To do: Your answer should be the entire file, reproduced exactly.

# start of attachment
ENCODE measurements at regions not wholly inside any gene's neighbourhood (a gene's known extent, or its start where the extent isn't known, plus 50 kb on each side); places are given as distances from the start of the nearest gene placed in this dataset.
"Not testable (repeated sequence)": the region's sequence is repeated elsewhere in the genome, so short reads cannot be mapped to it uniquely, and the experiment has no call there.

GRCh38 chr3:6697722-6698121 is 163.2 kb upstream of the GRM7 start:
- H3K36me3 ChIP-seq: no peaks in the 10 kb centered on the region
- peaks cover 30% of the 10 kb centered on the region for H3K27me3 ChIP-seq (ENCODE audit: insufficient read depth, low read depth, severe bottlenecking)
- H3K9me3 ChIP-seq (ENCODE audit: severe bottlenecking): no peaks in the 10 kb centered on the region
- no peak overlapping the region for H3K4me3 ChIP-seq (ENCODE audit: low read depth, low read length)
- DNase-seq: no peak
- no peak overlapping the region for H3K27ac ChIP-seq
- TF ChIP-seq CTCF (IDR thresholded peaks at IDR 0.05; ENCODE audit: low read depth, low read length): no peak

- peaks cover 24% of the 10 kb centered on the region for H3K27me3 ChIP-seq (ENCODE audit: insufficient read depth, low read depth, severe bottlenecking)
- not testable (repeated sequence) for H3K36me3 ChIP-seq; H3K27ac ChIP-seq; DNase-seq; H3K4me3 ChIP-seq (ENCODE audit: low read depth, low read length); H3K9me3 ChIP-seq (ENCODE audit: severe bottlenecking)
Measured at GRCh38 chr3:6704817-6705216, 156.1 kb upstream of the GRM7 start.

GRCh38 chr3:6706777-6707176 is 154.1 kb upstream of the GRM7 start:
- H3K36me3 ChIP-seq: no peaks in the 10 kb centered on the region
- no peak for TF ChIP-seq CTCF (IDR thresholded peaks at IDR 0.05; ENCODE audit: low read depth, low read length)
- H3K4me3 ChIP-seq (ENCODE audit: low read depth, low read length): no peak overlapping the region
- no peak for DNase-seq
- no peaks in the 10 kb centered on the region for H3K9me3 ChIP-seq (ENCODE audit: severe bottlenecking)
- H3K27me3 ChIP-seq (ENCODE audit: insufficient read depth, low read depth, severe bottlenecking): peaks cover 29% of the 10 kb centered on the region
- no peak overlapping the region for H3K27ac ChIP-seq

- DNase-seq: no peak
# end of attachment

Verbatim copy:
ENCODE measurements at regions not wholly inside any gene's neighbourhood (a gene's known extent, or its start where the extent isn't known, plus 50 kb on each side); places are given as distances from the start of the nearest gene placed in this dataset.
"Not testable (repeated sequence)": the region's sequence is repeated elsewhere in the genome, so short reads cannot be mapped to it uniquely, and the experiment has no call there.

GRCh38 chr3:6697722-6698121 is 163.2 kb upstream of the GRM7 start:
- H3K36me3 ChIP-seq: no peaks in the 10 kb centered on the region
- peaks cover 30% of the 10 kb centered on the region for H3K27me3 ChIP-seq (ENCODE audit: insufficient read depth, low read depth, severe bottlenecking)
- H3K9me3 ChIP-seq (ENCODE audit: severe bottlenecking): no peaks in the 10 kb centered on the region
- no peak overlapping the region for H3K4me3 ChIP-seq (ENCODE audit: low read depth, low read length)
- DNase-seq: no peak
- no peak overlapping the region for H3K27ac ChIP-seq
- TF ChIP-seq CTCF (IDR thresholded peaks at IDR 0.05; ENCODE audit: low read depth, low read length): no peak

- peaks cover 24% of the 10 kb centered on the region for H3K27me3 ChIP-seq (ENCODE audit: insufficient read depth, low read depth, severe bottlenecking)
- not testable (repeated sequence) for H3K36me3 ChIP-seq; H3K27ac ChIP-seq; DNase-seq; H3K4me3 ChIP-seq (ENCODE audit: low read depth, low read length); H3K9me3 ChIP-seq (ENCODE audit: severe bottlenecking)
Measured at GRCh38 chr3:6704817-6705216, 156.1 kb upstream of the GRM7 start.

GRCh38 chr3:6706777-6707176 is 154.1 kb upstream of the GRM7 start:
- H3K36me3 ChIP-seq: no peaks in the 10 kb centered on the region
- no peak for TF ChIP-seq CTCF (IDR thresholded peaks at IDR 0.05; ENCODE audit: low read depth, low read length)
- H3K4me3 ChIP-seq (ENCODE audit: low read depth, low read length): no peak overlapping the region
- no peak for DNase-seq
- no peaks in the 10 kb centered on the region for H3K9me3 ChIP-seq (ENCODE audit: severe bottlenecking)
- H3K27me3 ChIP-seq (ENCODE audit: insufficient read depth, low read depth, severe bottlenecking): peaks cover 29% of the 10 kb centered on the region
- no peak overlapping the region for H3K27ac ChIP-seq

- DNase-seq: no peak